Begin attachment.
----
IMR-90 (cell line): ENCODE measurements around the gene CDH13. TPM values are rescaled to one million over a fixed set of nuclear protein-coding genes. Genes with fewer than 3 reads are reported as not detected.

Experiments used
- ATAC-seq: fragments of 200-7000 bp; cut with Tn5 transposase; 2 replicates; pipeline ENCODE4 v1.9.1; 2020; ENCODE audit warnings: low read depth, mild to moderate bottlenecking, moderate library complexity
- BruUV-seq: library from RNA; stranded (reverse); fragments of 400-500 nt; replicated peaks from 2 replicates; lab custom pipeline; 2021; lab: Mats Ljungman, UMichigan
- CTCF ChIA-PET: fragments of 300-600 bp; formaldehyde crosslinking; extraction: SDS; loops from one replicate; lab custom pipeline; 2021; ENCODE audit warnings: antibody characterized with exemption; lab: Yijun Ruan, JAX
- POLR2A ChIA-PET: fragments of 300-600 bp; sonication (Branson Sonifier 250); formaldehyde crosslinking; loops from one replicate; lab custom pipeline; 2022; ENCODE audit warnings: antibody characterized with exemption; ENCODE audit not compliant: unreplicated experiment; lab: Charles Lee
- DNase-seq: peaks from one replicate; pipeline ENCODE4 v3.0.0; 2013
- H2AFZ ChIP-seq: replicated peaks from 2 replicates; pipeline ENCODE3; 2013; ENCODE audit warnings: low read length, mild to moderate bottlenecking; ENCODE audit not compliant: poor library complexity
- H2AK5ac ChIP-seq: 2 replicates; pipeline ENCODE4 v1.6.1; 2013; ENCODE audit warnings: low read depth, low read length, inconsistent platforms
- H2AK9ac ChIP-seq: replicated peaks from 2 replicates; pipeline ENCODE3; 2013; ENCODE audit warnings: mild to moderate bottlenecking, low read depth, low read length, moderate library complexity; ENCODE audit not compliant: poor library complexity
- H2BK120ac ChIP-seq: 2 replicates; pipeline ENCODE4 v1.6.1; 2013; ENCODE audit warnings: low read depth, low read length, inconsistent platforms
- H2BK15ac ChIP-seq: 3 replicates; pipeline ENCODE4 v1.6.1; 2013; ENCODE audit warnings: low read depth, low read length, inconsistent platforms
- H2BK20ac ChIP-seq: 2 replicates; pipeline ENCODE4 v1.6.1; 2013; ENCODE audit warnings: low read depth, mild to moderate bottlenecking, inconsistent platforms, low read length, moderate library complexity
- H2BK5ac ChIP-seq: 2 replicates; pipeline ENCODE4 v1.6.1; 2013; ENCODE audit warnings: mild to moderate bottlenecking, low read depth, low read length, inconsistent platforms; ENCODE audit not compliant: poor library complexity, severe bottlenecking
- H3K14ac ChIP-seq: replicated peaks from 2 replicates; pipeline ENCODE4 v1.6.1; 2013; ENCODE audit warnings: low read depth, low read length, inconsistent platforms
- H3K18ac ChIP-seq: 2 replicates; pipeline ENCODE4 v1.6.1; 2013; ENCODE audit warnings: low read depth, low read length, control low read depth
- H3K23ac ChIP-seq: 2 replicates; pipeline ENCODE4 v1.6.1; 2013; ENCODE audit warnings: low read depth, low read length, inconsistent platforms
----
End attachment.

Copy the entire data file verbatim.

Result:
IMR-90 (cell line): ENCODE measurements around the gene CDH13. TPM values are rescaled to one million over a fixed set of nuclear protein-coding genes. Genes with fewer than 3 reads are reported as not detected.

Experiments used
- ATAC-seq: fragments of 200-7000 bp; cut with Tn5 transposase; 2 replicates; pipeline ENCODE4 v1.9.1; 2020; ENCODE audit warnings: low read depth, mild to moderate bottlenecking, moderate library complexity
- BruUV-seq: library from RNA; stranded (reverse); fragments of 400-500 nt; replicated peaks from 2 replicates; lab custom pipeline; 2021; lab: Mats Ljungman, UMichigan
- CTCF ChIA-PET: fragments of 300-600 bp; formaldehyde crosslinking; extraction: SDS; loops from one replicate; lab custom pipeline; 2021; ENCODE audit warnings: antibody characterized with exemption; lab: Yijun Ruan, JAX
- POLR2A ChIA-PET: fragments of 300-600 bp; sonication (Branson Sonifier 250); formaldehyde crosslinking; loops from one replicate; lab custom pipeline; 2022; ENCODE audit warnings: antibody characterized with exemption; ENCODE audit not compliant: unreplicated experiment; lab: Charles Lee
- DNase-seq: peaks from one replicate; pipeline ENCODE4 v3.0.0; 2013
- H2AFZ ChIP-seq: replicated peaks from 2 replicates; pipeline ENCODE3; 2013; ENCODE audit warnings: low read length, mild to moderate bottlenecking; ENCODE audit not compliant: poor library complexity
- H2AK5ac ChIP-seq: 2 replicates; pipeline ENCODE4 v1.6.1; 2013; ENCODE audit warnings: low read depth, low read length, inconsistent platforms
- H2AK9ac ChIP-seq: replicated peaks from 2 replicates; pipeline ENCODE3; 2013; ENCODE audit warnings: mild to moderate bottlenecking, low read depth, low read length, moderate library complexity; ENCODE audit not compliant: poor library complexity
- H2BK120ac ChIP-seq: 2 replicates; pipeline ENCODE4 v1.6.1; 2013; ENCODE audit warnings: low read depth, low read length, inconsistent platforms
- H2BK15ac ChIP-seq: 3 replicates; pipeline ENCODE4 v1.6.1; 2013; ENCODE audit warnings: low read depth, low read length, inconsistent platforms
- H2BK20ac ChIP-seq: 2 replicates; pipeline ENCODE4 v1.6.1; 2013; ENCODE audit warnings: low read depth, mild to moderate bottlenecking, inconsistent platforms, low read length, moderate library complexity
- H2BK5ac ChIP-seq: 2 replicates; pipeline ENCODE4 v1.6.1; 2013; ENCODE audit warnings: mild to moderate bottlenecking, low read depth, low read length, inconsistent platforms; ENCODE audit not compliant: poor library complexity, severe bottlenecking
- H3K14ac ChIP-seq: replicated peaks from 2 replicates; pipeline ENCODE4 v1.6.1; 2013; ENCODE audit warnings: low read depth, low read length, inconsistent platforms
- H3K18ac ChIP-seq: 2 replicates; pipeline ENCODE4 v1.6.1; 2013; ENCODE audit warnings: low read depth, low read length, control low read depth
- H3K23ac ChIP-seq: 2 replicates; pipeline ENCODE4 v1.6.1; 2013; ENCODE audit warnings: low read depth, low read length, inconsistent platforms